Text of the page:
Now that you know how to clearly define your values, the next step is to describe the changes you’d like to make in your new job.
To illustrate, listen to the way Pat, Craig, and Neil talk about their respective situations, and how they take their values into consideration:
“I want to have more autonomy where I work. That would mean having a flexible schedule, working different hours each day at my discretion, without having to ask permission. I’d be able to leave early on Thursdays to take my daughter to her acting class, and in return, I’d be willing to spend several hours working at home during the evening and on weekends. With my personal computer, I’d have access by modem to the database in my department, and I’d be able to make a significant contribution to the workload, any time, day or night. Most importantly, I’d be evaluated solely on my performance, not by the number of hours I’ve punched on a clock.”
“I’d prefer to work closer to my home. I didn’t think the amount of time I spent commuting was very important when I joined the company two years ago, but now it really wears on me to sit for an hour a day in traffic. It’s not only nerve-wracking to deal with all the crazy people on the freeway; I could be using the commuting time to be with my family. The reduction of stress would improve my attitude, and give me a higher quality of life. If I could find a job similar to what I have now within a few minutes of home, that would make me happy.”
“I’m interested in my own career advancement. If I stay at this company too much longer, I’ll work myself into a corner technically and never achieve my potential. The people here are nice, but I don’t share their ‘lifer’ mentality. Look at Ed, my boss. He’s been here 17 years, and although he’s a really solid engineer, he’s not familiar with any of the latest advancements in technology. He’d have a hard time finding another job in this market, and it makes me worried, knowing I might someday be in his situation. Besides, I won’t be promoted until Ed retires. So I’d better leave soon, while I’m still attractive to other companies. That would give me the salary increase I deserve and the opportunity to learn new skills with people who are upwardly mobile and aggressive like myself.”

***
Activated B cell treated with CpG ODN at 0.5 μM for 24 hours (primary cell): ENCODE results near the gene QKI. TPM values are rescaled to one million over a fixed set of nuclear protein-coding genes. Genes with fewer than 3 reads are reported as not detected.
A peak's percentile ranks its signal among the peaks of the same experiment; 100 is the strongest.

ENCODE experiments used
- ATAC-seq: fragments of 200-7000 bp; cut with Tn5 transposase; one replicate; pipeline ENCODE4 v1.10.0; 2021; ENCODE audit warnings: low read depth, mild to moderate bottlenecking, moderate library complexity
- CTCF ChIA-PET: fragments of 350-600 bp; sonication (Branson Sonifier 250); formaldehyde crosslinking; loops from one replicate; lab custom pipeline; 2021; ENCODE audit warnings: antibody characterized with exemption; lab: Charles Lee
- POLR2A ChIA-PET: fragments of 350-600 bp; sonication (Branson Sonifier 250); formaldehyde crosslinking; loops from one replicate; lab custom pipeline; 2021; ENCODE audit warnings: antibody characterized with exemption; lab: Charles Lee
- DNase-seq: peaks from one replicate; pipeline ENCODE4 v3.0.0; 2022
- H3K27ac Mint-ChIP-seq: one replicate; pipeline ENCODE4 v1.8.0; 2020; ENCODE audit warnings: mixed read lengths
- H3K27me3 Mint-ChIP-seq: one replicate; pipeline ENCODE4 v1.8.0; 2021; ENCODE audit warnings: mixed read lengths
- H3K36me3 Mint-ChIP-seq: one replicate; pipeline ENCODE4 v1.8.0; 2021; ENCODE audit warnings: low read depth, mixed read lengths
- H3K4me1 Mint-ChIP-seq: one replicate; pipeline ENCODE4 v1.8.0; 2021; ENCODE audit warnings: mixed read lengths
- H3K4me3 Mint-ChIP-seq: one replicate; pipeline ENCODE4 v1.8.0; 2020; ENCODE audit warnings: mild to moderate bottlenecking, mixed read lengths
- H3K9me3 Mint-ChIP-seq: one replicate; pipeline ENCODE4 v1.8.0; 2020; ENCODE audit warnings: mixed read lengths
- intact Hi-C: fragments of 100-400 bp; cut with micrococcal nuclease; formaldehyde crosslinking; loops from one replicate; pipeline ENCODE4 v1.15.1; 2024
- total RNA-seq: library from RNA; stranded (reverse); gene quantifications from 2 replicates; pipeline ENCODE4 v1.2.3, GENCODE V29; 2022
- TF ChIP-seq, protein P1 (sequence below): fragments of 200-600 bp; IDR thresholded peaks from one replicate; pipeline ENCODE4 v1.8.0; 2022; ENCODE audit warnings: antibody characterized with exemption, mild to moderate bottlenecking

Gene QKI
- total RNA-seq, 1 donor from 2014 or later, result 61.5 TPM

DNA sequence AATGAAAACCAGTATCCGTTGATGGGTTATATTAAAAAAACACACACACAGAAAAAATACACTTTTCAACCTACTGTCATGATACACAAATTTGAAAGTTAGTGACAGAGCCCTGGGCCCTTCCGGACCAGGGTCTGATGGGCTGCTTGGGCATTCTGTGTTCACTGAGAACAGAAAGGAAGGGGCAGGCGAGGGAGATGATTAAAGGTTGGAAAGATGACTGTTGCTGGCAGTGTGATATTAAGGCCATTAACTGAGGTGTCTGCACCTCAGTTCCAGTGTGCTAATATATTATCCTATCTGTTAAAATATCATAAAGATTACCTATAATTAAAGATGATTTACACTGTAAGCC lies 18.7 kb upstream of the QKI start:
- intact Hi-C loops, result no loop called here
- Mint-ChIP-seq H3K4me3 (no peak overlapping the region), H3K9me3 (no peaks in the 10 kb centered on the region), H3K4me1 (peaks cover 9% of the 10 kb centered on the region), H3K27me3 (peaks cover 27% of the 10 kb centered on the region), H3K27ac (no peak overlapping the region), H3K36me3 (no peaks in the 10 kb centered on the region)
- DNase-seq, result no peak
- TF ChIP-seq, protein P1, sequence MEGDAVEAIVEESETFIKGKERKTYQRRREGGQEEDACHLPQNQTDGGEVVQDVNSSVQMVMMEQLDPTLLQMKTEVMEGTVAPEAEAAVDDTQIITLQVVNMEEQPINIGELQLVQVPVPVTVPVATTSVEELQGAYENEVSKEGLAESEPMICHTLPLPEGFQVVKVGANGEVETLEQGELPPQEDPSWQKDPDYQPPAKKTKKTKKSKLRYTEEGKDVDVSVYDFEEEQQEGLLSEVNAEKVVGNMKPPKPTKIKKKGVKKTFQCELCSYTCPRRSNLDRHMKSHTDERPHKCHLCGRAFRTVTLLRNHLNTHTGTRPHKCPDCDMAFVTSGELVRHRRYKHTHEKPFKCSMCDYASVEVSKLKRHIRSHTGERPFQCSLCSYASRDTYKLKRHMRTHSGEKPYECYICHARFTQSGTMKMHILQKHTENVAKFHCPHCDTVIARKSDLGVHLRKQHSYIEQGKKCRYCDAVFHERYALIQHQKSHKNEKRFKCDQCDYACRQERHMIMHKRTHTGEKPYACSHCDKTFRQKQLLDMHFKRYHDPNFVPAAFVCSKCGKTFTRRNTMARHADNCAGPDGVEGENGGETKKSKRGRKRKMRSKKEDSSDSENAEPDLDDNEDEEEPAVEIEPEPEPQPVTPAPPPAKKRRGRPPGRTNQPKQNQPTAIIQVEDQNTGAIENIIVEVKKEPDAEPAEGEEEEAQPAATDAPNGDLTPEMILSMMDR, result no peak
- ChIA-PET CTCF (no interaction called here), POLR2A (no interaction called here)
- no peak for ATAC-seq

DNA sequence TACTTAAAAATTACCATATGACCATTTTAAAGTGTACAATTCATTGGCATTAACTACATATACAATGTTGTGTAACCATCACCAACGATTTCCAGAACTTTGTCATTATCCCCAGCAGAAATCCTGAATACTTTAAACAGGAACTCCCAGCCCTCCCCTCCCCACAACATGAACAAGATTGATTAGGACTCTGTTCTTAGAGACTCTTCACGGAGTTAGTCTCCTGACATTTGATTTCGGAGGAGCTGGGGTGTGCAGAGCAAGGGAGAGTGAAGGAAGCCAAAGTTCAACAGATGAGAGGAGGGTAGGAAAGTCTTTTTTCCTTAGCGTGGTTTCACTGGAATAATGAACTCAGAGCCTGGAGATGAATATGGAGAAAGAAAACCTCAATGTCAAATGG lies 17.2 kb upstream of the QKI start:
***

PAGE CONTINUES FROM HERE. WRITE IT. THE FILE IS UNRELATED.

Now it’s your turn. As any advocate of goal-setting will tell you, the more specifically you’re able to communicate what you’re looking for, the faster you’ll be able to get what you want.
Naturally, you’ll want to be realistic with your expectations, and think like a grown-up when considering your gripes. I’ll never forget Barry, an engineering candidate I interviewed a few years back, who came into my office with a suicidal look in his eyes.
“Bill, you’ve really got to help me,” he moaned. “My job is ruining my life.”
“Your situation sounds pretty serious,” I replied in my most empathic tone. “How long have you felt this way?”
“Gosh, I don’t know, but I’ve got to make a change. My personal life is awful.”
“How do you mean, Barry?” I asked.
“I mean I’m never at home, and don’t have any time to spend with my wife and kids. My company makes me travel constantly.”
“Well, I can see how that might make you feel torn between your work and your home life. What can I do to help you?”
“See if you can get me a job where I don’t have to travel all the time. I just can’t stand the separation from my family,” he pleaded.
My heart went out to him. “Sure, Barry, anything to help. But first tell me something. Exactly how often is your company making you travel?”
“Oh, it’s terrible,” he cried. “They make me stay overnight in a hotel at least one night every three months!”